In a letter which was read in all of Scotland’s 500 Catholic parishes on the weekend of 9/10 April, Scotland’s eight Catholic Bishops urged parishioners to be 'active participants in shaping a better society' not simply 'passive spectators' they also encouraged greater participation in the political process, suggesting; 'you might well consider it worthwhile to join a political party'.
Dear Brothers and Sisters in Christ
1. It is the duty of every Catholic to try to influence society for the better. The bishops urge you, therefore, to exercise your democratic right and responsibility to vote in the forthcoming Scottish Parliamentary elections.
2. Keep in mind that the Scottish Parliament now has more powers than before and has a greater say, therefore, in determining the welfare of society. As well as existing powers over education and health, the parliament has been given more control of the economy, with greater ability to raise and lower taxes. It will also have responsibility for legislation regarding abortion in Scotland.
3. Please make your views known to the candidates and the parties. You have two votes in the election. One is for a constituency MSP, where your vote allows you to have a direct say in who is elected. So scrutinise the candidates so as to vote for the person most compatible with your views. The second vote is for a political party. The party controls who is on their list and who is at the top of that list. You have, therefore, less control over determining which individual is elected. This is a concern when it comes to matters of conscience, where parliament may give a free vote to MSPs. It is important, therefore, that you seek to influence political parties by making your views known to them.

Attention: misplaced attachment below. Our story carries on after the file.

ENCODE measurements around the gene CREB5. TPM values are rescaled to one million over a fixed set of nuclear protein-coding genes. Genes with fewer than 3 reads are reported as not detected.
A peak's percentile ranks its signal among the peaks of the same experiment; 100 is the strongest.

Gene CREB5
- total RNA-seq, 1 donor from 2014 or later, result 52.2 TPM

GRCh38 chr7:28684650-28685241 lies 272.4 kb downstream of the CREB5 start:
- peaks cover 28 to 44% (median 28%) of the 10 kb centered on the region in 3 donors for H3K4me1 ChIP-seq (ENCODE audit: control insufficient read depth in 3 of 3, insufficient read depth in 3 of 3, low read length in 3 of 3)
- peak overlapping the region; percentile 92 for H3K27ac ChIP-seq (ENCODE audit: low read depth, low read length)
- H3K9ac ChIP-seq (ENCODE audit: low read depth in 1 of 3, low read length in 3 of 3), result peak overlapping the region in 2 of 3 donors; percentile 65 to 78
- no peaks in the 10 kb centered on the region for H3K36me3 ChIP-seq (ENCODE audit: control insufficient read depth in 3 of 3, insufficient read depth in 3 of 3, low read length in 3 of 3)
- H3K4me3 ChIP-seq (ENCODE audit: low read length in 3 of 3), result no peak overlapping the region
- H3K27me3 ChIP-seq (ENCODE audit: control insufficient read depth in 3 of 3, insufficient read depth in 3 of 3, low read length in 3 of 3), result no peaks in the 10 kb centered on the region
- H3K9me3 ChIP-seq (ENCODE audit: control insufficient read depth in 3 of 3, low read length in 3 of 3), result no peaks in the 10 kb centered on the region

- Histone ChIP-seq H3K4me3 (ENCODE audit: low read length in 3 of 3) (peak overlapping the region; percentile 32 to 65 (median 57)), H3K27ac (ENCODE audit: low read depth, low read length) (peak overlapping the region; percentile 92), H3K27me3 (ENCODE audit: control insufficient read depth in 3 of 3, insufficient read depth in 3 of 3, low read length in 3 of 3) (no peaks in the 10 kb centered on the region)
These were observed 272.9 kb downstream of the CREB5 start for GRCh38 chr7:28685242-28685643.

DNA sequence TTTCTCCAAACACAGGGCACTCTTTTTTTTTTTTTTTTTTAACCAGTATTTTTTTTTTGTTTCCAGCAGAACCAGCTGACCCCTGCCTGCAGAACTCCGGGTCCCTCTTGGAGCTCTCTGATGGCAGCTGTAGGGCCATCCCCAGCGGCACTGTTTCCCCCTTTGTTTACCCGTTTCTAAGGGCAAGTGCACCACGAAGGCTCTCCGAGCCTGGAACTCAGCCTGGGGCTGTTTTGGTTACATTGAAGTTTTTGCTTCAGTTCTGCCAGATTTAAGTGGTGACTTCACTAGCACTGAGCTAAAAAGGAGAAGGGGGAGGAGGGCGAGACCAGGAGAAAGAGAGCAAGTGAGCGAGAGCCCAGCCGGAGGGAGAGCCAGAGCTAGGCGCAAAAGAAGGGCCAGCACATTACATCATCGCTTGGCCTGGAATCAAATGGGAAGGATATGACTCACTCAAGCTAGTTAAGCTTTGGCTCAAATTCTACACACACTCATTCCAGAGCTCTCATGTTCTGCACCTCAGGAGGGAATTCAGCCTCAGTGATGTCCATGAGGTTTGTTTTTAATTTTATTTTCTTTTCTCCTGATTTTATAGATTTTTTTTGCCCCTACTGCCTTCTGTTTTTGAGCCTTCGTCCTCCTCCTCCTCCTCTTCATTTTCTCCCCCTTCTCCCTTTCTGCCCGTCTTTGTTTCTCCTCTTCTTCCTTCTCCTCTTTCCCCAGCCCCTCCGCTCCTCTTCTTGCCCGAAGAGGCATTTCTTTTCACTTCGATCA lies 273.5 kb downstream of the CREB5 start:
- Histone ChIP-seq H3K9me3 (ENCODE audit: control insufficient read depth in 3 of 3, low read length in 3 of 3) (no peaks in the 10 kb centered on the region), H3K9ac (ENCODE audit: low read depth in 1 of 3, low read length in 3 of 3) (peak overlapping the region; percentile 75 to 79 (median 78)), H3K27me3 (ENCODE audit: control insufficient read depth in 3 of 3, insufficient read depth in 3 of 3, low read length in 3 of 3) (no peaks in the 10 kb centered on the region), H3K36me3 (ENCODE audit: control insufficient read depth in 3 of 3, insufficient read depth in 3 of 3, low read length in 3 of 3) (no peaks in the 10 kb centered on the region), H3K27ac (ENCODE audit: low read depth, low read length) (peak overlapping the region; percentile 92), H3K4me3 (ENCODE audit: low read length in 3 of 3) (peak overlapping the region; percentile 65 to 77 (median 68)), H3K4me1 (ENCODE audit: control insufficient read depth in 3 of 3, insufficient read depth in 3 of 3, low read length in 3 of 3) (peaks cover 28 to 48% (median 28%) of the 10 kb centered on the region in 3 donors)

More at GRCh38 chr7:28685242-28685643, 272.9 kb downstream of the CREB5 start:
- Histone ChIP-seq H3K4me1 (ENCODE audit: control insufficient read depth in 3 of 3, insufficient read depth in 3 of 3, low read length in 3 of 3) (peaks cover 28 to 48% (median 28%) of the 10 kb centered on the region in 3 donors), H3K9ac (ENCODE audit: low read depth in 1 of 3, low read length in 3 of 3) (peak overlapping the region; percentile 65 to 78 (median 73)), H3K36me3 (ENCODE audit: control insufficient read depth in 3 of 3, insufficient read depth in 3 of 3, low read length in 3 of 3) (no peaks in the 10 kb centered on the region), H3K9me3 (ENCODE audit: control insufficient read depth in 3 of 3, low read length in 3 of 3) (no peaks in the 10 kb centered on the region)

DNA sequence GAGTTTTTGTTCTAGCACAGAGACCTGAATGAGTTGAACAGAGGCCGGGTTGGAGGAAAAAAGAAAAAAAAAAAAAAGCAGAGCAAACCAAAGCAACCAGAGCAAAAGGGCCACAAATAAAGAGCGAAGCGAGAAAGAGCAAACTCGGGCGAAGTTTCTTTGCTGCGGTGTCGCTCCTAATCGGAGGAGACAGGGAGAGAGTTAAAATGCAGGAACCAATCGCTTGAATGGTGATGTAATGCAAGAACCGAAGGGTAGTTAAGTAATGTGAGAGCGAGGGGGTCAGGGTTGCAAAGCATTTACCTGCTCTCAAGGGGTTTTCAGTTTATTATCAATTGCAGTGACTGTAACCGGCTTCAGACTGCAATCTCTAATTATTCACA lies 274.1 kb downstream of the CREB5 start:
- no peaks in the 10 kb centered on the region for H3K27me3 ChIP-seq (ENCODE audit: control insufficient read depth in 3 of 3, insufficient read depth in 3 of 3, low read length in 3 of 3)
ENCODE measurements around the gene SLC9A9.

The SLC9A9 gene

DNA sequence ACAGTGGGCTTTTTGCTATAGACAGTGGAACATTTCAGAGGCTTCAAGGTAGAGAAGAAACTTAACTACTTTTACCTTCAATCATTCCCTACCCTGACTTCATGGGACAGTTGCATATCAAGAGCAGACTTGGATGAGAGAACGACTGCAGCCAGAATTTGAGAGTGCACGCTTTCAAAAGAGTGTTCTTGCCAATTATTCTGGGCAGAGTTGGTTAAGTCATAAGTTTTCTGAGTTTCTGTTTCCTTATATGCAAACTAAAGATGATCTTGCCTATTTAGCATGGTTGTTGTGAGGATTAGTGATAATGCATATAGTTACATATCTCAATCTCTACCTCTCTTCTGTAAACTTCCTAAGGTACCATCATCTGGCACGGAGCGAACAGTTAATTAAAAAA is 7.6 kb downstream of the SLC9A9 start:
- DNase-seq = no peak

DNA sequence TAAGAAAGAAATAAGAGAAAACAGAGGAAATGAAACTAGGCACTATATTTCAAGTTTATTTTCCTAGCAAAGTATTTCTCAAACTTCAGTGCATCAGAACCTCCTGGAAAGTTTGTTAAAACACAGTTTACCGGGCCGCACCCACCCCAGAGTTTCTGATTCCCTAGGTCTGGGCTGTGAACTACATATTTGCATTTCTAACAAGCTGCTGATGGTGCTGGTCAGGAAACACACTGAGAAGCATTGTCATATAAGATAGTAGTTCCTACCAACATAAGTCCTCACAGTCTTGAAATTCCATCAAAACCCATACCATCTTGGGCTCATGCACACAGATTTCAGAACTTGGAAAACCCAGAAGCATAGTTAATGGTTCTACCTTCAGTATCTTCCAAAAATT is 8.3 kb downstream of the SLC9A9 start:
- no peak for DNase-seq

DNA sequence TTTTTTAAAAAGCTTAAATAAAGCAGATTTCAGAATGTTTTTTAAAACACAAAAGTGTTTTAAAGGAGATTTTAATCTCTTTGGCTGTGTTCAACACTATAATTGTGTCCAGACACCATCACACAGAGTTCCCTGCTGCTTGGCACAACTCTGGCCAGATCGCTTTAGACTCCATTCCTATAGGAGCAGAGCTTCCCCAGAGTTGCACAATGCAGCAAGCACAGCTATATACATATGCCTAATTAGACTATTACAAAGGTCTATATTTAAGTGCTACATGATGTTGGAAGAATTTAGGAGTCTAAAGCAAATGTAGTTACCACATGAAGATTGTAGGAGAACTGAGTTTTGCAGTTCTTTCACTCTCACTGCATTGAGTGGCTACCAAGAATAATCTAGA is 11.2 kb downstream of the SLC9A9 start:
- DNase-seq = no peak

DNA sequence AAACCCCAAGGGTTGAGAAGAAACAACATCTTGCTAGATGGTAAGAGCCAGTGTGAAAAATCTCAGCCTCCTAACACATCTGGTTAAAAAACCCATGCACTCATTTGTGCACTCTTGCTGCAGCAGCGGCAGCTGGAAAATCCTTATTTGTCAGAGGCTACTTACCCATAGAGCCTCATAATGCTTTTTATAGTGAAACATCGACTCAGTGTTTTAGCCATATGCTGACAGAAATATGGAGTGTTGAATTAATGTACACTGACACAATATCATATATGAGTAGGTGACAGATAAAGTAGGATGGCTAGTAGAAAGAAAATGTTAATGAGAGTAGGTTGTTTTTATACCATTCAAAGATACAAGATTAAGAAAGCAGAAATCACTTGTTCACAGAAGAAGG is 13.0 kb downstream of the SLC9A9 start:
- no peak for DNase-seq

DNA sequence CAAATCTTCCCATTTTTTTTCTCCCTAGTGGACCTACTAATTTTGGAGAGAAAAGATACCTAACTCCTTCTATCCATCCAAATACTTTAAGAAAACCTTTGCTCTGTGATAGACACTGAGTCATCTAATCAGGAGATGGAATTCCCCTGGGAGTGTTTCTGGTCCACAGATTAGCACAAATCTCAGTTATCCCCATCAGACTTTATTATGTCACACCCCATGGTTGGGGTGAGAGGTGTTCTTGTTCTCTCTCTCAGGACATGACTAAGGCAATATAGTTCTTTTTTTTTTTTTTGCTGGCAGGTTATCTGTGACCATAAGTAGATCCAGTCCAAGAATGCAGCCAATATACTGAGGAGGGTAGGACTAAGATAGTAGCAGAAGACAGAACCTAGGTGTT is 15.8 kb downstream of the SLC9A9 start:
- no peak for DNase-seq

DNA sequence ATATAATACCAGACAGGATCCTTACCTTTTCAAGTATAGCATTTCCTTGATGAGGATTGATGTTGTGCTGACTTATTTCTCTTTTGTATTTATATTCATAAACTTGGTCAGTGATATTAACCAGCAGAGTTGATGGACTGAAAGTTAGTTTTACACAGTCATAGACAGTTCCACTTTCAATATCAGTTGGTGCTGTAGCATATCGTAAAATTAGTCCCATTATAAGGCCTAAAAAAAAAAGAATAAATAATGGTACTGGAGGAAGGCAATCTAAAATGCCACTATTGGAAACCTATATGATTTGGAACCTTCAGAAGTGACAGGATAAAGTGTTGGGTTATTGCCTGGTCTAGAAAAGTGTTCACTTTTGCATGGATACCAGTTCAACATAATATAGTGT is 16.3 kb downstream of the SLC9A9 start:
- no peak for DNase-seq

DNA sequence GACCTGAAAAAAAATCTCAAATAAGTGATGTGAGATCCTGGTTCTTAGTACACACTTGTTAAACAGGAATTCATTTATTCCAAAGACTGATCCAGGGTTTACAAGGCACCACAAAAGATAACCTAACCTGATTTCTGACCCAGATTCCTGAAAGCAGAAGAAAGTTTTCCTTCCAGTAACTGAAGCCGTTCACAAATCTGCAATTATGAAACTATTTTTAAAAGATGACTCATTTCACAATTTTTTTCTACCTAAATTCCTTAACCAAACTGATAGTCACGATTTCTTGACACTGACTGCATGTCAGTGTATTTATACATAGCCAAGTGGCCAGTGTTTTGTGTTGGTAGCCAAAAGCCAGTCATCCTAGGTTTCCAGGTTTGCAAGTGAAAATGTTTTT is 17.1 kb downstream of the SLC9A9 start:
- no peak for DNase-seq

4. Please bring to this election the benefits of the insight that your Christian faith gives: insight into the dignity of each person, particularly the weakest and most vulnerable; insight into the value of all human life from conception to natural death; insight into the family as the fundamental unit of our society; insight into social and economic justice for all; insight into the care of the common home we inhabit.
5. To further these values, you might well consider it worthwhile to join a political party. Do not leave it to others to determine the future of Scotland. Only if you use your vote can you make a difference and influence our political leaders. Catholics in Scotland should not simply be passive spectators but should be active participants in shaping a better society and in ensuring that we have a parliament that appreciates, understands and respects a Christian vision for Scotland.
Yours devotedly in Christ
+ Philip Tartaglia, President, Archbishop of Glasgow
+ Joseph Toal, Vice-President, Bishop of Motherwell
+ Hugh Gilbert, Episcopal Secretary, Bishop of Aberdeen
+ Leo Cushley, Archbishop of St Andrews and Edinburgh
+ Stephen Robson, Bishop of Dunkeld
+ John Keenan, Bishop of Paisley
+ William Nolan, Bishop of Galloway
+ Brian McGee, Bishop of Argyll and The Isles